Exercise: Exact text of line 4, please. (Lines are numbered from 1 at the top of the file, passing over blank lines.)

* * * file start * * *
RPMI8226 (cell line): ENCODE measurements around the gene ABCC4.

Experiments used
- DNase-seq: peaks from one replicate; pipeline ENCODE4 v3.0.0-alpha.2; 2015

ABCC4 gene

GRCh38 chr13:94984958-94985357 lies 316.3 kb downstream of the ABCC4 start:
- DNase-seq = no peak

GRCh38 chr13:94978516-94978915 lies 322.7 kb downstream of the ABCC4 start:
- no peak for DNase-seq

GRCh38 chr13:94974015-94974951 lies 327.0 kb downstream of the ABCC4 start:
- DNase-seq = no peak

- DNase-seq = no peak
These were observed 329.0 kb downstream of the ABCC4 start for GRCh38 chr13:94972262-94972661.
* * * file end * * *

ABCC4 gene